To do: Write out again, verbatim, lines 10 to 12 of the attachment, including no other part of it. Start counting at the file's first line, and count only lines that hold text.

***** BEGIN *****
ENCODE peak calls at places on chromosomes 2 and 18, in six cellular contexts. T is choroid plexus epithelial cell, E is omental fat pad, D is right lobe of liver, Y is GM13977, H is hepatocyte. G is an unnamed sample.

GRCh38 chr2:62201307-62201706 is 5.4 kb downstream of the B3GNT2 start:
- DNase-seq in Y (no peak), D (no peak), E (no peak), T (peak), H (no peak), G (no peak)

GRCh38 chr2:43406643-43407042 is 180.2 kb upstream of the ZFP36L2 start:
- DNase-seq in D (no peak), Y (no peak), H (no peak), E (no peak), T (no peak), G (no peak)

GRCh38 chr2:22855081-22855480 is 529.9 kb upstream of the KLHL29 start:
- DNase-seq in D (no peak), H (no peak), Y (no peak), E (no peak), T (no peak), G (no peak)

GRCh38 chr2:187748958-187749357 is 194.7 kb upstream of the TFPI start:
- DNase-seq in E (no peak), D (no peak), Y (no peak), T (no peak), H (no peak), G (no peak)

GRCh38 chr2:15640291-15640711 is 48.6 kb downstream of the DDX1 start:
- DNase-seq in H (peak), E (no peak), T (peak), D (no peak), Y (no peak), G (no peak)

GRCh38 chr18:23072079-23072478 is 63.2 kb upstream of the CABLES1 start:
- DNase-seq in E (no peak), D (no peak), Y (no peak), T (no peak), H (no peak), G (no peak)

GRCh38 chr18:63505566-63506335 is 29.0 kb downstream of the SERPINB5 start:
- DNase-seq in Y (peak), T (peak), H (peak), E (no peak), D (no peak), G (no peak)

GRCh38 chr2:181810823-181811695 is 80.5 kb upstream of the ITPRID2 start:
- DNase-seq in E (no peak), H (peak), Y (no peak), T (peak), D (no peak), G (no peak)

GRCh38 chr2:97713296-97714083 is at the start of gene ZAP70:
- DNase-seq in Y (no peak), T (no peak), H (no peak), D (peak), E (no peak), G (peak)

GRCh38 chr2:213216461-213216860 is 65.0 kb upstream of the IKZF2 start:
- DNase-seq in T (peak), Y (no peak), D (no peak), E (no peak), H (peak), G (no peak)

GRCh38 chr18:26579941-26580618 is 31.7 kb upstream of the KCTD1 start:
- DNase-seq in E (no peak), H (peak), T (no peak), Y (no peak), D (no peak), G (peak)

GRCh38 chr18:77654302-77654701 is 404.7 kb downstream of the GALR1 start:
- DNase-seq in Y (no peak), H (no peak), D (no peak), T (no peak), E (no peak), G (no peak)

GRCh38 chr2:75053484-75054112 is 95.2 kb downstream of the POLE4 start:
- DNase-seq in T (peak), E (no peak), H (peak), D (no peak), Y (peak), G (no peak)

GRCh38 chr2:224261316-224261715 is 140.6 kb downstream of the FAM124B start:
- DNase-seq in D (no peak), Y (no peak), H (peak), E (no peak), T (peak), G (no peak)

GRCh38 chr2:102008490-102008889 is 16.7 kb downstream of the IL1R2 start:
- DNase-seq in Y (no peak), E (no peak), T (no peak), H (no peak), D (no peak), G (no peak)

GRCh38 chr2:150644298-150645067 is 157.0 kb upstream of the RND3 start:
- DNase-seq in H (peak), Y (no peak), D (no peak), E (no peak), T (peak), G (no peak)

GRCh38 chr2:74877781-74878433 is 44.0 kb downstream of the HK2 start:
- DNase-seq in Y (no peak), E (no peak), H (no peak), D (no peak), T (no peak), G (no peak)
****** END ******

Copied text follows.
GRCh38 chr2:15640291-15640711 is 48.6 kb downstream of the DDX1 start:
- DNase-seq in H (peak), E (no peak), T (peak), D (no peak), Y (no peak), G (no peak)

GRCh38 chr18:23072079-23072478 is 63.2 kb upstream of the CABLES1 start: